Evinced is on a mission to make as many web properties as possible accessible, and doing that means getting that work done ASAP, which means integrating with the development process from the start. The company is continuing this “shift left” mentality with $38 million in new funding that it plans to put to work making designing for accessibility essential.
“For years, the accessibility business has been what you might call a consulting business,” said founder and CEO Navin Thadani. “You hire someone, they review your products once a year, produce a big report, and then maybe work with your engineers as they work their way through an undifferentiated bug list with thousands and thousands of issues.”
That has started to change as accessibility standards have crept into the development process, but in many cases accessibility is still considered a layer on top of a “normal” site or service, to the point where some companies offer a “overlapping” of the secondary market. (The usefulness of these overlays has been widely questioned in the industry, and also by Thadani.)
Evinced also uses machine learning and other modern tools to automatically detect accessibility deficiencies or designs that don’t follow best practices, but it does so early in the development process, when coders are still working on the basics of the design. place.
Like automated code review tools and basic error detection, it can tell a developer that, for example, the way they’ve structured a form may cause some screen readers or pointerless navigation methods to fail. These can be automatically tracked like any other bug or feature. As of last September, this works for both mobile development and desktop browser environments.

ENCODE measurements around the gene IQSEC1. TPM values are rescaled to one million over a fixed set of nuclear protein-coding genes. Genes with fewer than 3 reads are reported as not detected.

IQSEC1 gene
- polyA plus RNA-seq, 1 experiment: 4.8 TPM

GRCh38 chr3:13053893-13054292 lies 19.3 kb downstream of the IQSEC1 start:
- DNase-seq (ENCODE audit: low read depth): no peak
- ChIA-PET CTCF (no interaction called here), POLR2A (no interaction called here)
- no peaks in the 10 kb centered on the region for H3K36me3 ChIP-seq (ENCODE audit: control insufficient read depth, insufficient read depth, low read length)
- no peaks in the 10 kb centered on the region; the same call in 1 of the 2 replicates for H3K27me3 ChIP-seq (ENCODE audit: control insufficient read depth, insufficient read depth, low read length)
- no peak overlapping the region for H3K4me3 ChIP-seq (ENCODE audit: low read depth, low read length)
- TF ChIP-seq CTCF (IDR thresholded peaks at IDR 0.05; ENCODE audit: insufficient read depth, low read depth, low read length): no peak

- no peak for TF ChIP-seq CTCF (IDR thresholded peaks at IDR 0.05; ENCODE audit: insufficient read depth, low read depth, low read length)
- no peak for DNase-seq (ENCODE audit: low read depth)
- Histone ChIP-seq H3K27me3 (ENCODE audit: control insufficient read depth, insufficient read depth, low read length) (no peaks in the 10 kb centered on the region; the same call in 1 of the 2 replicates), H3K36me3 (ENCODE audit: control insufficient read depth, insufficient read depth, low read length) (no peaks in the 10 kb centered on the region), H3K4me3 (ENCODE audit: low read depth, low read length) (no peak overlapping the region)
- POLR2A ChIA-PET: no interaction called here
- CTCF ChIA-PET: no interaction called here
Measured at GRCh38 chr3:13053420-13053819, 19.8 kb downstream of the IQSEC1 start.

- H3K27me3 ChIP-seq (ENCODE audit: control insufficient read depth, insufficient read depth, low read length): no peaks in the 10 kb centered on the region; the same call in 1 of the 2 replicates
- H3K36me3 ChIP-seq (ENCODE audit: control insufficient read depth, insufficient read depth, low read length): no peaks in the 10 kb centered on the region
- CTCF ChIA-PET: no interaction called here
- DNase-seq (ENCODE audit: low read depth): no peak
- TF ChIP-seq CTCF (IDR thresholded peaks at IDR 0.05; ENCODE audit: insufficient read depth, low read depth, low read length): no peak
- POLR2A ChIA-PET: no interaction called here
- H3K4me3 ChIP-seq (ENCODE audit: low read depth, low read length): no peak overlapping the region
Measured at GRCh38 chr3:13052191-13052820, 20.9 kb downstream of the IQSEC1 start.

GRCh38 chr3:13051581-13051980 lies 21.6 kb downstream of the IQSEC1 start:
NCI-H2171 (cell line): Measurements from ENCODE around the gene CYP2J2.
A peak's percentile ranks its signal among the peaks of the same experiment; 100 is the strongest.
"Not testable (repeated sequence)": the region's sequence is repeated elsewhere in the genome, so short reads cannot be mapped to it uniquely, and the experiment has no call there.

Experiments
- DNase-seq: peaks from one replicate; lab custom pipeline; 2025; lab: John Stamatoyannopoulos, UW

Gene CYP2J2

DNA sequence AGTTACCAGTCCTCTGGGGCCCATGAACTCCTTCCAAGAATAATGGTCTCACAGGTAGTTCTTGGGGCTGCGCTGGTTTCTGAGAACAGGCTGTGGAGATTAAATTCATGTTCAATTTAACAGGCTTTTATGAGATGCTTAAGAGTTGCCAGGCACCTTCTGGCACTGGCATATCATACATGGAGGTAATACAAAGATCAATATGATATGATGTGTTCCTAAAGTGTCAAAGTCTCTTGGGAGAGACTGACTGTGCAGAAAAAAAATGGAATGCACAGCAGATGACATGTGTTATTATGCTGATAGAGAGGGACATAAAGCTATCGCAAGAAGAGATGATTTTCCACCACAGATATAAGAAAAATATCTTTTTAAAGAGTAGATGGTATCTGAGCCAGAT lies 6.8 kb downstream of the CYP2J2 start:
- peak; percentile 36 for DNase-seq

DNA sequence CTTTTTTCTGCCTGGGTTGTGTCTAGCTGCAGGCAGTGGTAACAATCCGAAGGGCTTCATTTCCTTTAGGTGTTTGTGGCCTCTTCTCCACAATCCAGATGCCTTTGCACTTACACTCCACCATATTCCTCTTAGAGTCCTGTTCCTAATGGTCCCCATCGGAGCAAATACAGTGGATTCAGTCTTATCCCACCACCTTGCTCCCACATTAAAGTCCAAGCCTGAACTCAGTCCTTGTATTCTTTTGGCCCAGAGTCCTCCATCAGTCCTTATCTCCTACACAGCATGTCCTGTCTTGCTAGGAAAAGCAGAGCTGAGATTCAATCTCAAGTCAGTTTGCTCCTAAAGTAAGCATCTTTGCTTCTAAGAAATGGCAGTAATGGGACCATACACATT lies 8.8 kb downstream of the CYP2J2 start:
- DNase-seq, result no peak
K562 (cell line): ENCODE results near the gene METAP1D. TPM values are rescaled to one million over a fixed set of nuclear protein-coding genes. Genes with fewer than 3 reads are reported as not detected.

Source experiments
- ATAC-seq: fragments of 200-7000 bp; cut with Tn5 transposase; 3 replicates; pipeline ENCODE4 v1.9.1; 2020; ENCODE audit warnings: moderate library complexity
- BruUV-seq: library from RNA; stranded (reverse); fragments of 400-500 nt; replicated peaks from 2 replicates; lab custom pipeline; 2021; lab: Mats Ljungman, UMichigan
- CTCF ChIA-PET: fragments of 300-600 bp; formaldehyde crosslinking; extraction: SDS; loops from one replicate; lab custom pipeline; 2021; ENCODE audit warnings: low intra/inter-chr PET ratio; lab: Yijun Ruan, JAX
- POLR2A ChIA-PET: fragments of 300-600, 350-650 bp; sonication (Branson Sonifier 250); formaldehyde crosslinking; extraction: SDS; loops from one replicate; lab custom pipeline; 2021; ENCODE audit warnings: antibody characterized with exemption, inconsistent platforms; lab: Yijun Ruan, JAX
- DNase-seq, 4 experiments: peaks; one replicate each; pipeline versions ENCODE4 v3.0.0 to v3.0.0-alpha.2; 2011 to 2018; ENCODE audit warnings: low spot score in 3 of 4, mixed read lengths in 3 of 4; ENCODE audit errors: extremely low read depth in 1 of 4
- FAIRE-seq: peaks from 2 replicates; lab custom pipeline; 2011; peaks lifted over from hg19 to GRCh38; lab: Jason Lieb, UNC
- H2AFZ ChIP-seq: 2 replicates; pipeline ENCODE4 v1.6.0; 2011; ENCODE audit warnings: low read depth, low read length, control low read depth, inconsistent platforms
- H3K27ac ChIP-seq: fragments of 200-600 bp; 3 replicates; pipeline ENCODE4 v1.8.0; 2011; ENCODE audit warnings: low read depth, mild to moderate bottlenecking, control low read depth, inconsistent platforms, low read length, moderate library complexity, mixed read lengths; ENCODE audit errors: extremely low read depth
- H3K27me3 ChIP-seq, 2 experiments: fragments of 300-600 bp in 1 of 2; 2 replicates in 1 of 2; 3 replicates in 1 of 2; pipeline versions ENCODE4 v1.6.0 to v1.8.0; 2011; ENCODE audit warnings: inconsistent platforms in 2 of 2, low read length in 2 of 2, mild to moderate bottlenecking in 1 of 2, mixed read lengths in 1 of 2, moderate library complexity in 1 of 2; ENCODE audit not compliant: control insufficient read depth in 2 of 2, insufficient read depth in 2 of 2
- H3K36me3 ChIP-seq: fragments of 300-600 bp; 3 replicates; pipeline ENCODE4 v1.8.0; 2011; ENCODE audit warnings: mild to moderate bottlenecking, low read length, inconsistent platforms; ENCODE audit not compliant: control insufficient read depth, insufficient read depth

By identifying root problems instead of detecting them in the final product, you avoid problems later on; a few fixes early on could prevent thousands of small bugs or UI hiccups from happening later. It’s really just adding accessibility to the list of good coding practices, but in a much faster and better way than the methods most companies use now.
Of course, consultants (like those at Fable) and regular audits are still needed to catch high-level issues or evolving best practices, but “accessibility is too important to put off this late in the cycle,” Thadani said. “It has to be as much a part of a developer’s job as making sure their code works.”
The company has garnered a number of very large clients (think top 10 financial institutions and B2B SaaS), but can obviously be used by smaller ones as well. 2022 will see them reach more companies that see the wisdom of “shifting left”—that is, shifting the task earlier in the development timeline.
“In technology, it’s often hard to make something easy, and this funding will allow us to expand our engineering commitment, which we already believe to be the largest in the industry, to levels the industry hasn’t even thought of. much less seen,” said Thadani. “By the time we’re done, accessibility will be just another technology category, like communications or security.”
The latest funding round, a $38 million Series B, was led by Insight Partners, with participation from M12, BGV, Capital One Ventures and Engineering Capital.